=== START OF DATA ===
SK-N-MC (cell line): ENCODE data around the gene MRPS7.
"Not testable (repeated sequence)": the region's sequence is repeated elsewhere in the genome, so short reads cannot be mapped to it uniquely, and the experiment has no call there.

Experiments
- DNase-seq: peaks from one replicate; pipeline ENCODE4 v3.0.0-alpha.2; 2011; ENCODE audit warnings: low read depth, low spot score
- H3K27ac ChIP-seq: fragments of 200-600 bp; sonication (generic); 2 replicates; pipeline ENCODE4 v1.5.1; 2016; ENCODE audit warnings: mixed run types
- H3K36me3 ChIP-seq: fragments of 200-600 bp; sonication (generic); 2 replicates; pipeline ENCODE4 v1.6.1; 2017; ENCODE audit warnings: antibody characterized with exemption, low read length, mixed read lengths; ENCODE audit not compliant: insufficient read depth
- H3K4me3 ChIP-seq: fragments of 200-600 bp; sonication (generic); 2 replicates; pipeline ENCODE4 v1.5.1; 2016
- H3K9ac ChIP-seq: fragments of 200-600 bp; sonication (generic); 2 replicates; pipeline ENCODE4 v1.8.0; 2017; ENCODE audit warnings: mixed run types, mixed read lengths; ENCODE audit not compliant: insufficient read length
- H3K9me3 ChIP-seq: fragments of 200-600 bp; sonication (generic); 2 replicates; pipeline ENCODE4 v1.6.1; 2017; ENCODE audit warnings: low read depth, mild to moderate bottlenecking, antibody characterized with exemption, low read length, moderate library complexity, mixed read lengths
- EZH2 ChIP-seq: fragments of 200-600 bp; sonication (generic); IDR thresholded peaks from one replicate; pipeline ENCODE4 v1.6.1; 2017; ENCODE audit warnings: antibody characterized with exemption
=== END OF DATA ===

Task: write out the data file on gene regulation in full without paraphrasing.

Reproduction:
SK-N-MC (cell line): ENCODE data around the gene MRPS7.
"Not testable (repeated sequence)": the region's sequence is repeated elsewhere in the genome, so short reads cannot be mapped to it uniquely, and the experiment has no call there.

Experiments
- DNase-seq: peaks from one replicate; pipeline ENCODE4 v3.0.0-alpha.2; 2011; ENCODE audit warnings: low read depth, low spot score
- H3K27ac ChIP-seq: fragments of 200-600 bp; sonication (generic); 2 replicates; pipeline ENCODE4 v1.5.1; 2016; ENCODE audit warnings: mixed run types
- H3K36me3 ChIP-seq: fragments of 200-600 bp; sonication (generic); 2 replicates; pipeline ENCODE4 v1.6.1; 2017; ENCODE audit warnings: antibody characterized with exemption, low read length, mixed read lengths; ENCODE audit not compliant: insufficient read depth
- H3K4me3 ChIP-seq: fragments of 200-600 bp; sonication (generic); 2 replicates; pipeline ENCODE4 v1.5.1; 2016
- H3K9ac ChIP-seq: fragments of 200-600 bp; sonication (generic); 2 replicates; pipeline ENCODE4 v1.8.0; 2017; ENCODE audit warnings: mixed run types, mixed read lengths; ENCODE audit not compliant: insufficient read length
- H3K9me3 ChIP-seq: fragments of 200-600 bp; sonication (generic); 2 replicates; pipeline ENCODE4 v1.6.1; 2017; ENCODE audit warnings: low read depth, mild to moderate bottlenecking, antibody characterized with exemption, low read length, moderate library complexity, mixed read lengths
- EZH2 ChIP-seq: fragments of 200-600 bp; sonication (generic); IDR thresholded peaks from one replicate; pipeline ENCODE4 v1.6.1; 2017; ENCODE audit warnings: antibody characterized with exemption